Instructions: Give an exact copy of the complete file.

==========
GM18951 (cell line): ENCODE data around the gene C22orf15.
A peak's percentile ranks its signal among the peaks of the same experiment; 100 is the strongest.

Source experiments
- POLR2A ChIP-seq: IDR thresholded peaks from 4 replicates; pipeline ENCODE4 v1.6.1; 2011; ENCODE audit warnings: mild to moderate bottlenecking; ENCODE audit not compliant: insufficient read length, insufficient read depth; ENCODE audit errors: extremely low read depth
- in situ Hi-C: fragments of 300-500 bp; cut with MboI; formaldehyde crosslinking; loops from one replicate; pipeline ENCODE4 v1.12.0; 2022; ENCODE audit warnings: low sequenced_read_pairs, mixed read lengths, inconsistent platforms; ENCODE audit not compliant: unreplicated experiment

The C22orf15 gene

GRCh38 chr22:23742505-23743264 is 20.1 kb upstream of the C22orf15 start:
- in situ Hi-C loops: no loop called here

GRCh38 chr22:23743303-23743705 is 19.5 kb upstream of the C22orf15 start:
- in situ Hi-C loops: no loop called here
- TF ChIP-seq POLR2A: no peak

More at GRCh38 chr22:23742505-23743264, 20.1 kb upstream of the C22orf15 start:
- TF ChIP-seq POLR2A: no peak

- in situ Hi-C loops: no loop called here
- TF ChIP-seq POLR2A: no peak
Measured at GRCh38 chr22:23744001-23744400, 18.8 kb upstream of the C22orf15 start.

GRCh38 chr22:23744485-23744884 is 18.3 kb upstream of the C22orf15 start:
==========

GM18951 (cell line): ENCODE data around the gene C22orf15.
A peak's percentile ranks its signal among the peaks of the same experiment; 100 is the strongest.

Source experiments
- POLR2A ChIP-seq: IDR thresholded peaks from 4 replicates; pipeline ENCODE4 v1.6.1; 2011; ENCODE audit warnings: mild to moderate bottlenecking; ENCODE audit not compliant: insufficient read length, insufficient read depth; ENCODE audit errors: extremely low read depth
- in situ Hi-C: fragments of 300-500 bp; cut with MboI; formaldehyde crosslinking; loops from one replicate; pipeline ENCODE4 v1.12.0; 2022; ENCODE audit warnings: low sequenced_read_pairs, mixed read lengths, inconsistent platforms; ENCODE audit not compliant: unreplicated experiment

The C22orf15 gene

GRCh38 chr22:23742505-23743264 is 20.1 kb upstream of the C22orf15 start:
- in situ Hi-C loops: no loop called here

GRCh38 chr22:23743303-23743705 is 19.5 kb upstream of the C22orf15 start:
- in situ Hi-C loops: no loop called here
- TF ChIP-seq POLR2A: no peak

More at GRCh38 chr22:23742505-23743264, 20.1 kb upstream of the C22orf15 start:
- TF ChIP-seq POLR2A: no peak

- in situ Hi-C loops: no loop called here
- TF ChIP-seq POLR2A: no peak
Measured at GRCh38 chr22:23744001-23744400, 18.8 kb upstream of the C22orf15 start.

GRCh38 chr22:23744485-23744884 is 18.3 kb upstream of the C22orf15 start: